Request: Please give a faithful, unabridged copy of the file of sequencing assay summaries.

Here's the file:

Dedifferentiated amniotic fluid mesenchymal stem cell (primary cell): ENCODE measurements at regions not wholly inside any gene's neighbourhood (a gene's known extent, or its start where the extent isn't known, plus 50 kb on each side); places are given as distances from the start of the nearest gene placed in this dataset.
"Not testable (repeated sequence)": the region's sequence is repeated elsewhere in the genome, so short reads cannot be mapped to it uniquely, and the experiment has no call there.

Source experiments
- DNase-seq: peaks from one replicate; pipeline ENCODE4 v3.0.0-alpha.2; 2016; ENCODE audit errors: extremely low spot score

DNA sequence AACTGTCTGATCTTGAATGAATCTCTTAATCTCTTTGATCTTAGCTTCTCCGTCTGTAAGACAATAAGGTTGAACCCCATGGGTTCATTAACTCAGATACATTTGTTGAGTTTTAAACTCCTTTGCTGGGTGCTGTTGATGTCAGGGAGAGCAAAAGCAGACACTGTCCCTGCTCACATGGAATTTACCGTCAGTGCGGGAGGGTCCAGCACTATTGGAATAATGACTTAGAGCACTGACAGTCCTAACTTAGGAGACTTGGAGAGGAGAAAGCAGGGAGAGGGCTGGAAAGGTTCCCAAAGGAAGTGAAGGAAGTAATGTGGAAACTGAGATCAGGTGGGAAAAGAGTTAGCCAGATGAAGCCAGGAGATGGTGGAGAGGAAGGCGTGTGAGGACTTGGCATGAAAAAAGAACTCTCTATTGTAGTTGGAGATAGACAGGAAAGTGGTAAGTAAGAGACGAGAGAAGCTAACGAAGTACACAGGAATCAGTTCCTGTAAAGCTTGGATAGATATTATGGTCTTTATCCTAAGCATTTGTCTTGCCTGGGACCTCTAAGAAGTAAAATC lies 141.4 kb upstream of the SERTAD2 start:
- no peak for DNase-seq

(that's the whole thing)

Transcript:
Dedifferentiated amniotic fluid mesenchymal stem cell (primary cell): ENCODE measurements at regions not wholly inside any gene's neighbourhood (a gene's known extent, or its start where the extent isn't known, plus 50 kb on each side); places are given as distances from the start of the nearest gene placed in this dataset.
"Not testable (repeated sequence)": the region's sequence is repeated elsewhere in the genome, so short reads cannot be mapped to it uniquely, and the experiment has no call there.

Source experiments
- DNase-seq: peaks from one replicate; pipeline ENCODE4 v3.0.0-alpha.2; 2016; ENCODE audit errors: extremely low spot score

DNA sequence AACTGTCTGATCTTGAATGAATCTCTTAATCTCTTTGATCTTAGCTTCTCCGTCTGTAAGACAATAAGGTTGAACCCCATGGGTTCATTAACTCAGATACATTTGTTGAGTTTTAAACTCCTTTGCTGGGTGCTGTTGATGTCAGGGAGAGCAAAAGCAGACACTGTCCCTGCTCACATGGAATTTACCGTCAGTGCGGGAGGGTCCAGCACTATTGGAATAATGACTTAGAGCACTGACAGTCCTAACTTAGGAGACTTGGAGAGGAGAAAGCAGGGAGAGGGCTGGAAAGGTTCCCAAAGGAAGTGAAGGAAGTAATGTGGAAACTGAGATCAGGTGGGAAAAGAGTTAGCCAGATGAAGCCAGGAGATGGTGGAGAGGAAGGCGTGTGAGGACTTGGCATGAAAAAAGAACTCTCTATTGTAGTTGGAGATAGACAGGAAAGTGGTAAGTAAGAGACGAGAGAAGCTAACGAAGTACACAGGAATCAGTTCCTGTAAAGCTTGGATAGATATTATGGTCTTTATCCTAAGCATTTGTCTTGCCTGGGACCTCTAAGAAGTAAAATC lies 141.4 kb upstream of the SERTAD2 start:
- no peak for DNase-seq